The United States and a United Nations special adviser sharply criticized Bahrain for repressing Shi'a and revoking the citizenship of the Gulf state's top Shi'ite leader.
Adama Dieng, the UN special adviser on genocide, warned on June 22 that the country faces "a critical moment," as the U.S. State Department concluded that the government's efforts to improve human rights have stalled.
"It is now even more crucial for the authorities and for all relevant parties to recommit to an inclusive national dialogue in the interest of all people of Bahrain," Dieng said.
Bahrain's decision on June 20 to strip Ayatollah Isa Qassem of his citizenship prompted an outpouring of citizen protest and warnings from Tehran that it could provoke an armed uprising.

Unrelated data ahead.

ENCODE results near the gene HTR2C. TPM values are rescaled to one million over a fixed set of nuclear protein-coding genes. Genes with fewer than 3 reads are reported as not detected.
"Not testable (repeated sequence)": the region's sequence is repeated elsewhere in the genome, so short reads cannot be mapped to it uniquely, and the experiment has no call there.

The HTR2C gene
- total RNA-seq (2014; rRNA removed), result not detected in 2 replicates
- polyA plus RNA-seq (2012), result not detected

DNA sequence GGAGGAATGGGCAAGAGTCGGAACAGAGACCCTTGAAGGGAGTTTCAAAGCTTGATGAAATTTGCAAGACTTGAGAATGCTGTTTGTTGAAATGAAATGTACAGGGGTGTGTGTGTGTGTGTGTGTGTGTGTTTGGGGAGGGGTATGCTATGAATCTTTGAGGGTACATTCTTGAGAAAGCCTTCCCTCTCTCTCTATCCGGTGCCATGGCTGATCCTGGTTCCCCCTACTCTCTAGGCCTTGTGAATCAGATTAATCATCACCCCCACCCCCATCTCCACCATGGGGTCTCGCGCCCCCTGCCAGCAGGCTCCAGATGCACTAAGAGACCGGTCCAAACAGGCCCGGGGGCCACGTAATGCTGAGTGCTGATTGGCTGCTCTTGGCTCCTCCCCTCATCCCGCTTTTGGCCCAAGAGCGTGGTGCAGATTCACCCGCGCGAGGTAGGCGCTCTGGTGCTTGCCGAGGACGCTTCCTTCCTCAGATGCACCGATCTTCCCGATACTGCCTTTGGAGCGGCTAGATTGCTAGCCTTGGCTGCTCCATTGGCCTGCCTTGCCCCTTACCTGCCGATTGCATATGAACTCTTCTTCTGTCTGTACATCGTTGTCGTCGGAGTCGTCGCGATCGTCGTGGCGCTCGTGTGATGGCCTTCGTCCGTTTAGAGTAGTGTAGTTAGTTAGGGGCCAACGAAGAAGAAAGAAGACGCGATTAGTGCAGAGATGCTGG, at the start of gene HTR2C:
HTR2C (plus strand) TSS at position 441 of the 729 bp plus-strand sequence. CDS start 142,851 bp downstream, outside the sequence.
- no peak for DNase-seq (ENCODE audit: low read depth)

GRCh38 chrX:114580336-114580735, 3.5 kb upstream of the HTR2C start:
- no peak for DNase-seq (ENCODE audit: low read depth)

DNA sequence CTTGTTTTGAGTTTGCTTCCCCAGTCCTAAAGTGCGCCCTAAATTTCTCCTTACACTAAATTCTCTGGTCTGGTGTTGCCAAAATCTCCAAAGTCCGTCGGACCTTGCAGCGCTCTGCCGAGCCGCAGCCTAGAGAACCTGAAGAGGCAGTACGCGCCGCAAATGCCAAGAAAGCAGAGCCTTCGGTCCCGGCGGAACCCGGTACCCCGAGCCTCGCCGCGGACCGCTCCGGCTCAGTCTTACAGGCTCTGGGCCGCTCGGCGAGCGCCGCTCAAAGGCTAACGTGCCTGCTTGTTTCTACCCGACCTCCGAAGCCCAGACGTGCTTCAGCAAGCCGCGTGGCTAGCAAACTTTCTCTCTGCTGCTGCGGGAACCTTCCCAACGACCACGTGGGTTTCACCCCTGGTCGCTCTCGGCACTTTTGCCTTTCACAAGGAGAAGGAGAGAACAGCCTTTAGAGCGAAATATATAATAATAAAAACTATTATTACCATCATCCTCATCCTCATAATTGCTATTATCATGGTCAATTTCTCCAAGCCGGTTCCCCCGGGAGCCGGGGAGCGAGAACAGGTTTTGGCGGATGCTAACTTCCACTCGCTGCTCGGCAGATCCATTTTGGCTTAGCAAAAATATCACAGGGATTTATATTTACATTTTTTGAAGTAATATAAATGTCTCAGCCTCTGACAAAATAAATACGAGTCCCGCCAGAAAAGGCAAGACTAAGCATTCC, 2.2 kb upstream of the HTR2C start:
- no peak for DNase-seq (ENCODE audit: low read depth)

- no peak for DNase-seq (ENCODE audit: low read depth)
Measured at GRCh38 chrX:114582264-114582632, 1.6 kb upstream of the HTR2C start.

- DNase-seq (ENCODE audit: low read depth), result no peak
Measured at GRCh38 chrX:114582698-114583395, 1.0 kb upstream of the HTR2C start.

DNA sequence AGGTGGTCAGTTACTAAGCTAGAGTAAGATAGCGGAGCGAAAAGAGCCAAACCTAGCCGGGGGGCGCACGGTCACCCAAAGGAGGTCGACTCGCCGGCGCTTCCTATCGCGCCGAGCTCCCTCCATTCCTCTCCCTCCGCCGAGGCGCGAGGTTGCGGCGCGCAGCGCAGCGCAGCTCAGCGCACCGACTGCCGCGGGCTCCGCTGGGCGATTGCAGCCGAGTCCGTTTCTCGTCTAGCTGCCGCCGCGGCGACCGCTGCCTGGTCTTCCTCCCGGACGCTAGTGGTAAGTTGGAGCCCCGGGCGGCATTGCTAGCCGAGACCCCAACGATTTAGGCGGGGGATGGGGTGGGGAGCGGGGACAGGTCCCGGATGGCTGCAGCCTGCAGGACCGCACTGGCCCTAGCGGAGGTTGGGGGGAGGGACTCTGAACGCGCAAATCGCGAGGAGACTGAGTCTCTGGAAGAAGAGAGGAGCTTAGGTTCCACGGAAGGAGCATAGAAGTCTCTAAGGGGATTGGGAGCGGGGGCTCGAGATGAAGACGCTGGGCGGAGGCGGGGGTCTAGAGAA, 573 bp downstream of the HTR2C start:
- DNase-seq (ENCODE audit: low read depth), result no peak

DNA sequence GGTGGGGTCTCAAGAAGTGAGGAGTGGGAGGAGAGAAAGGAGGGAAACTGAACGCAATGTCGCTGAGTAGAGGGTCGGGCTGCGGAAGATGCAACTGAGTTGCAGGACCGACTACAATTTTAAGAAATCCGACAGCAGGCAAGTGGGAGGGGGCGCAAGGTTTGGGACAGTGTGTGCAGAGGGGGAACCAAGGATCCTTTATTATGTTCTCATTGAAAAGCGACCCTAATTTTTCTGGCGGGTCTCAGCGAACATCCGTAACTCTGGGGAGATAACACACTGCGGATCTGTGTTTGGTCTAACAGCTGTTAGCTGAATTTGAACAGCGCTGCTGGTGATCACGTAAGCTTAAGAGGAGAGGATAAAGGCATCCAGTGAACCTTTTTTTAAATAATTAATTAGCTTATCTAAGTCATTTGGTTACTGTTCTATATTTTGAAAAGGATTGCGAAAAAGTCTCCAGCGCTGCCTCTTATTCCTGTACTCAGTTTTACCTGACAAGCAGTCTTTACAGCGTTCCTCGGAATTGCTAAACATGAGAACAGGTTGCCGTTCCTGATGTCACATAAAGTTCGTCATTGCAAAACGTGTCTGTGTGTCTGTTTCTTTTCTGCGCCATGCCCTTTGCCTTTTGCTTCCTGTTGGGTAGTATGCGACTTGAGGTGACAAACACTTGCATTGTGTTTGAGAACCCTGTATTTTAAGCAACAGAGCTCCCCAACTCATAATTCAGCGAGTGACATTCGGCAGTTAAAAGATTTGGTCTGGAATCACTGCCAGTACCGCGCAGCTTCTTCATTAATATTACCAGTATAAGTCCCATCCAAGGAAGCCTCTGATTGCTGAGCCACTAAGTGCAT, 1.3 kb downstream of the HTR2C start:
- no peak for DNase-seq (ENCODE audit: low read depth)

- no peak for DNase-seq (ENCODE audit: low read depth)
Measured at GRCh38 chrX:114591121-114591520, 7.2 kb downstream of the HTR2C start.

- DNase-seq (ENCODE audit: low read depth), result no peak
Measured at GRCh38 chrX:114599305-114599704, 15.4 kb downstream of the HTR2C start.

Dieng said the government should "ensure that the right to freedom of peaceful assembly is fully respected and that any response to the protests is in accordance with Bahrain's obligations under international human rights law."
U.S. State Department spokesman John Kirby concurred, saying, "We are concerned that the intensified crackdown on civil society actors will only lead to greater instability and strengthen the influence of outside actors."